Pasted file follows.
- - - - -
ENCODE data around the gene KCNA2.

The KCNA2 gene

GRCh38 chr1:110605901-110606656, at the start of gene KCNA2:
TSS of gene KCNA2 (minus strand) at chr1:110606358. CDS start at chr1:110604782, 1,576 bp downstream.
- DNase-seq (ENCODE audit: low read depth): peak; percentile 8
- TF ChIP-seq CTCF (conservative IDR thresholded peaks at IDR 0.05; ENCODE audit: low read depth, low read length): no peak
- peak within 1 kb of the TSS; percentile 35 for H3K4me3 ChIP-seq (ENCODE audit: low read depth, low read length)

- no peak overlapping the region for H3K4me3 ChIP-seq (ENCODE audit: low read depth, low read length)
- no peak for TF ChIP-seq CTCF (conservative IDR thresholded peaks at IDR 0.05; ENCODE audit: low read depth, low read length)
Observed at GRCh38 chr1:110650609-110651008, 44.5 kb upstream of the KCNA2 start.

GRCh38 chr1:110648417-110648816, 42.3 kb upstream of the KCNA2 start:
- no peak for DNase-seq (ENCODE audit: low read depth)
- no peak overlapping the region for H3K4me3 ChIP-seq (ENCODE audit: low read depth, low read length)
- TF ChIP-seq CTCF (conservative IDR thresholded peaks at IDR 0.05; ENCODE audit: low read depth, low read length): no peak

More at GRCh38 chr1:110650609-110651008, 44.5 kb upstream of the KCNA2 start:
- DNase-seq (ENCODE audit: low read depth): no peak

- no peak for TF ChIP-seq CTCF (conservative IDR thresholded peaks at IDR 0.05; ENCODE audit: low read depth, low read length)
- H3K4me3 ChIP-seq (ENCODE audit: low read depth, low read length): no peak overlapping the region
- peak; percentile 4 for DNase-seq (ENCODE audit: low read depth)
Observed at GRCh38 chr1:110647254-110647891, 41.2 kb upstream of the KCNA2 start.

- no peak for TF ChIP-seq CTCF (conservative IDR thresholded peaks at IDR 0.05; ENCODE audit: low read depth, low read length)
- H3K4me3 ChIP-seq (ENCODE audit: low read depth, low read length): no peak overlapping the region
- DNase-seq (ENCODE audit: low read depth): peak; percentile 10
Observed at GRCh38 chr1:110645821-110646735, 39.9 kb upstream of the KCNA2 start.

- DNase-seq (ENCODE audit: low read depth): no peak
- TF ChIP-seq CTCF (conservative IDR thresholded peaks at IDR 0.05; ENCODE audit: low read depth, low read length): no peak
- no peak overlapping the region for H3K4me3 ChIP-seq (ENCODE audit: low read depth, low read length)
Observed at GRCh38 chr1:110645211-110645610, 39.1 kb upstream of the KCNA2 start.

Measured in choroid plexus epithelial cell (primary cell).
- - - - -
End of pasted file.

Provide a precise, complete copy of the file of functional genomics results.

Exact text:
ENCODE data around the gene KCNA2.

The KCNA2 gene

GRCh38 chr1:110605901-110606656, at the start of gene KCNA2:
TSS of gene KCNA2 (minus strand) at chr1:110606358. CDS start at chr1:110604782, 1,576 bp downstream.
- DNase-seq (ENCODE audit: low read depth): peak; percentile 8
- TF ChIP-seq CTCF (conservative IDR thresholded peaks at IDR 0.05; ENCODE audit: low read depth, low read length): no peak
- peak within 1 kb of the TSS; percentile 35 for H3K4me3 ChIP-seq (ENCODE audit: low read depth, low read length)

- no peak overlapping the region for H3K4me3 ChIP-seq (ENCODE audit: low read depth, low read length)
- no peak for TF ChIP-seq CTCF (conservative IDR thresholded peaks at IDR 0.05; ENCODE audit: low read depth, low read length)
Observed at GRCh38 chr1:110650609-110651008, 44.5 kb upstream of the KCNA2 start.

GRCh38 chr1:110648417-110648816, 42.3 kb upstream of the KCNA2 start:
- no peak for DNase-seq (ENCODE audit: low read depth)
- no peak overlapping the region for H3K4me3 ChIP-seq (ENCODE audit: low read depth, low read length)
- TF ChIP-seq CTCF (conservative IDR thresholded peaks at IDR 0.05; ENCODE audit: low read depth, low read length): no peak

More at GRCh38 chr1:110650609-110651008, 44.5 kb upstream of the KCNA2 start:
- DNase-seq (ENCODE audit: low read depth): no peak

- no peak for TF ChIP-seq CTCF (conservative IDR thresholded peaks at IDR 0.05; ENCODE audit: low read depth, low read length)
- H3K4me3 ChIP-seq (ENCODE audit: low read depth, low read length): no peak overlapping the region
- peak; percentile 4 for DNase-seq (ENCODE audit: low read depth)
Observed at GRCh38 chr1:110647254-110647891, 41.2 kb upstream of the KCNA2 start.

- no peak for TF ChIP-seq CTCF (conservative IDR thresholded peaks at IDR 0.05; ENCODE audit: low read depth, low read length)
- H3K4me3 ChIP-seq (ENCODE audit: low read depth, low read length): no peak overlapping the region
- DNase-seq (ENCODE audit: low read depth): peak; percentile 10
Observed at GRCh38 chr1:110645821-110646735, 39.9 kb upstream of the KCNA2 start.

- DNase-seq (ENCODE audit: low read depth): no peak
- TF ChIP-seq CTCF (conservative IDR thresholded peaks at IDR 0.05; ENCODE audit: low read depth, low read length): no peak
- no peak overlapping the region for H3K4me3 ChIP-seq (ENCODE audit: low read depth, low read length)
Observed at GRCh38 chr1:110645211-110645610, 39.1 kb upstream of the KCNA2 start.

Measured in choroid plexus epithelial cell (primary cell).